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What Is Voluntary Life Insurance?

Feb 16, 2021 4 min read Riley Adams, CPA

Key takeaways

  • Voluntary life insurance is an easy, affordable way to get coverage through your employer.
  • Choose the amount of coverage you need, and premiums will be deducted from your paycheck.
  • Carrying enough life insurance provides financial security for your loved ones.

 

In light of the COVID-19 health pandemic, you may have wondered what life would be like for your family without you around.

One simple way to ease your worries may be to buy voluntary life insurance through your job. Many employers offer it as a benefit—and it's among the most affordable ways to provide for your loved ones if the worst should happen to you.

Here's a closer look.

 

 

How voluntary life insurance works

Voluntary life insurance is an optional benefit offered by employers and some membership organizations. (With employer-offered plans, it's often on top of coverage—typically equal to one year's salary—you get for free.) You pay regular premiums, deducted from your paycheck. And if you die while covered, the insurer pays a death benefit to your beneficiaries. What's more, because you can take advantage of lower group rates—the employer's policy covers many people instead of one—it's usually more affordable than buying insurance yourself.

You can generally buy voluntary life insurance when you start a new job. Otherwise, your buying window will be shortly after hiring or during your employer's annual open enrollment period.

When choosing, simply select the coverage amount—typically in multiples of your salary—that best suits your needs. The higher the coverage, the more money will be pulled from your paycheck.

The downside: Your coverage might end when your employment does (some group policies can covert to individual ones). So, consider getting enough individual and voluntary life insurance to cover your financial bases.

 

What kinds of life insurance can you get at work?

Employees' expectations have changed. As a result, employers offer more than just health insurance to attract and retain talent. You might find a menu of voluntary benefits that allows you to personalize your financial protection.

Among the most common:

  • Employer-provided life insurance.

    This perk pays a death benefit upon your death. Your employer pays all or most of the premiums, and coverage is often automatic.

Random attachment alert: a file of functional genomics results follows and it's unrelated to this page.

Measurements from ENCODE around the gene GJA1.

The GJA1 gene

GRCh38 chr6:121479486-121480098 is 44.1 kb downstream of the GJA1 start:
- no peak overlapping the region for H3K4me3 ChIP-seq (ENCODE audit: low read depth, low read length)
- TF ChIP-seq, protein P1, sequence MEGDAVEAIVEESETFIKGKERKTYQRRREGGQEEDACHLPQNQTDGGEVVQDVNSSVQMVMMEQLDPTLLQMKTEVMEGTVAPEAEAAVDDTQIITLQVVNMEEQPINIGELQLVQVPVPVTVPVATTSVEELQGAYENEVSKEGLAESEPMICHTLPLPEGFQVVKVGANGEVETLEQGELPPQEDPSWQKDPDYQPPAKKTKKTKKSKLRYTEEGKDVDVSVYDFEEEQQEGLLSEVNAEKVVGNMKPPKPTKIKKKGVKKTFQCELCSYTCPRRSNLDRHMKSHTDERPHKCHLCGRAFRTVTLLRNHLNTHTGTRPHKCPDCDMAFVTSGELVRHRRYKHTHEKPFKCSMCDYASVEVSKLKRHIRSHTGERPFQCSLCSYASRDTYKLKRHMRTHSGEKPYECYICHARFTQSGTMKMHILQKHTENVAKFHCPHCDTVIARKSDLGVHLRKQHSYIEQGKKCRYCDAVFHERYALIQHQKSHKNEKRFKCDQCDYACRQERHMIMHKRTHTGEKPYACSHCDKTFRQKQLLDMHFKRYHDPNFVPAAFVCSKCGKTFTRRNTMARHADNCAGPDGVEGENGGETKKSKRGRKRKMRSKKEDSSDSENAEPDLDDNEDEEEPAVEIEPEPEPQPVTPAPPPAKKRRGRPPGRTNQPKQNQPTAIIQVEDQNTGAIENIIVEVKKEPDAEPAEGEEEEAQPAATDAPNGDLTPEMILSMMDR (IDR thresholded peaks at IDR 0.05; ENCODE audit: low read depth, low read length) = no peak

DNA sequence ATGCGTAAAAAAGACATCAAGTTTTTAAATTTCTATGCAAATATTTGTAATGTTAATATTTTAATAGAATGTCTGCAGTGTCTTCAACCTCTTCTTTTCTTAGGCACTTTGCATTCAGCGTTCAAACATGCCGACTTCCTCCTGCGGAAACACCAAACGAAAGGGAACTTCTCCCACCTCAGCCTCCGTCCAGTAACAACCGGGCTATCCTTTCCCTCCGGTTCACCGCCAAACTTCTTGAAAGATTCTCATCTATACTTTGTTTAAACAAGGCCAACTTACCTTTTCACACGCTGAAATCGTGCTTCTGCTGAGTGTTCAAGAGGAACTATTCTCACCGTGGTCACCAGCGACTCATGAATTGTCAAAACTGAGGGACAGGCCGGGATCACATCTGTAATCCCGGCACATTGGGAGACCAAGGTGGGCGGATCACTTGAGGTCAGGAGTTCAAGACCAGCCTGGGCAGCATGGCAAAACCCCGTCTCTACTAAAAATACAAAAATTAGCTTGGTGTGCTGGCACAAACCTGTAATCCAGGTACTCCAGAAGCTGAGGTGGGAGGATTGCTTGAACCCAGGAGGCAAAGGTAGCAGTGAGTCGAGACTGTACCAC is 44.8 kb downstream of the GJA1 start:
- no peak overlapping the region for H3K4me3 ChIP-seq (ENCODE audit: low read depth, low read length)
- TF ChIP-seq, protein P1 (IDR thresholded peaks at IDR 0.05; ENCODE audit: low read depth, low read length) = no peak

• Term voluntary life insurance.

    This is extra term life insurance you can buy, at lower group rates than you can get on your own. Coverage is often in multiples of your salary. For example, if you make $50,000 a year, you'll be able to buy insurance worth $50,000, $100,000, $150,000 and so on. Higher payouts mean higher premiums—and sometimes medical exams. (Some employers offer permanent voluntary life insurance, which can grow in value.)
  • Voluntary spousal life insurance.

    You can buy this policy for your spouse, also at a group rate. The maximum coverage will typically be lower than yours.
  • Accidental death & dismemberment (AD&D).

    This policy pays out if you die or have severe injuries due to an accident. It's cheaper than other life insurance because it covers fewer causes of death. It can supplement your other coverage.

If you and your employer part ways, there's a good chance you can keep your policy by taking over your payments personally. Ask your benefits department for details.

 

What makes it different

Buying life insurance through an employer or organization can be simpler and, thanks to typically lower group rates, cheaper than getting similar coverage on your own.

Unlike many individual policies, you usually buy voluntary life insurance with no physical exam. (You may need to answer a health questionnaire.)

Many people use this insurance to cover certain costs if their income went away, including:

  • Children's education
  • Payments toward a home mortgage
  • Helping a spouse retire
  • Daily expenses

 

Know your needs and options

Review your overall life insurance needs when considering voluntary coverage. If your employer's limit isn't enough—or you're concerned about losing coverage if you leave your job—a good life insurance calculator or a financial professional can help you learn how much you might need. Also, research your options from multiple insurers to understand which coverage makes the most sense for you and your family.

 

What you can do next

Ask your employer or organization for details on their voluntary life insurance program, and get familiar with your options and costs. Life happens, so set a reminder to review things once a year—during open enrollment—and make sure you have the right amount of coverage for your situation.

Footnotes

 

Riley Adams, CPA, is a senior financial analyst at Google with over a decade of professional experience. He has written for MarketWatch, Kiplinger, MSN, Yahoo Finance, Morningstar and TDAmeritrade, as well as his own personal finance website.

 

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